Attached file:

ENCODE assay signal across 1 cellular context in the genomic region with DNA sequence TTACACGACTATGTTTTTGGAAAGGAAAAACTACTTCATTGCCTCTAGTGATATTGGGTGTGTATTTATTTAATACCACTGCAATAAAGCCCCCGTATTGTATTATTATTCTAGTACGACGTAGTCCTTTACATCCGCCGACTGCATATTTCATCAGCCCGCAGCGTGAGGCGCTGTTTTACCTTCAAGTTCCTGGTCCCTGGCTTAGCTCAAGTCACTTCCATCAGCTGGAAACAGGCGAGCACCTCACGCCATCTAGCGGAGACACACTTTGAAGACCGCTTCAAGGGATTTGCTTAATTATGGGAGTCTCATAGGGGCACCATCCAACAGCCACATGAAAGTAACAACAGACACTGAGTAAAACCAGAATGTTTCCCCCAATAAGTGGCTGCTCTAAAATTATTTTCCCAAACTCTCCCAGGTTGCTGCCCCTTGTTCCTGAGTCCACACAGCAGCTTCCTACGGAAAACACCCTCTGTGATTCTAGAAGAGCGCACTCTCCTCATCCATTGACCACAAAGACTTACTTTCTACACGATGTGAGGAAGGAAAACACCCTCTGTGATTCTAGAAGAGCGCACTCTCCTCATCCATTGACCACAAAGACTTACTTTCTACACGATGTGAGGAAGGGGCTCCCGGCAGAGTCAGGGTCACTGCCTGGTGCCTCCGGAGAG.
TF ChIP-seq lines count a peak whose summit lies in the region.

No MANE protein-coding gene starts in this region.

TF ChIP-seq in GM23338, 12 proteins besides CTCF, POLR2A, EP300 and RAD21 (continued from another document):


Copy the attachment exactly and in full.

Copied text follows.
ENCODE assay signal across 1 cellular context in the genomic region with DNA sequence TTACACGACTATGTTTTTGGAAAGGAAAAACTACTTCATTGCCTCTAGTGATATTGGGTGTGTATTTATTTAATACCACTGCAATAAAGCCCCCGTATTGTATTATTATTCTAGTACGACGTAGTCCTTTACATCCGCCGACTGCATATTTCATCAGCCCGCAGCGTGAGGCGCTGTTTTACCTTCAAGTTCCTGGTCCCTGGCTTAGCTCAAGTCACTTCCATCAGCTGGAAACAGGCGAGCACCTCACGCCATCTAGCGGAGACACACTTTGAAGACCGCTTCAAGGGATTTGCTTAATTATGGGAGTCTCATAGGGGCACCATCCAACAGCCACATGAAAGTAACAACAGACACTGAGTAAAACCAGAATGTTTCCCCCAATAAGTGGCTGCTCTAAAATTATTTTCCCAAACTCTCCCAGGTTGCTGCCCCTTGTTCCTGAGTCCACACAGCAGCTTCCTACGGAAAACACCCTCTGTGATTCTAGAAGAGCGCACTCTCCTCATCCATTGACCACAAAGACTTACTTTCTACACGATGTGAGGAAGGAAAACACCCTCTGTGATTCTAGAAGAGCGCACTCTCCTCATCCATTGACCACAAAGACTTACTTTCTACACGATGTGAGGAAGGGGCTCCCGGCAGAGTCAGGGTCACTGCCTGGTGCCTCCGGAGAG.
TF ChIP-seq lines count a peak whose summit lies in the region.

No MANE protein-coding gene starts in this region.

TF ChIP-seq in GM23338, 12 proteins besides CTCF, POLR2A, EP300 and RAD21 (continued from another document):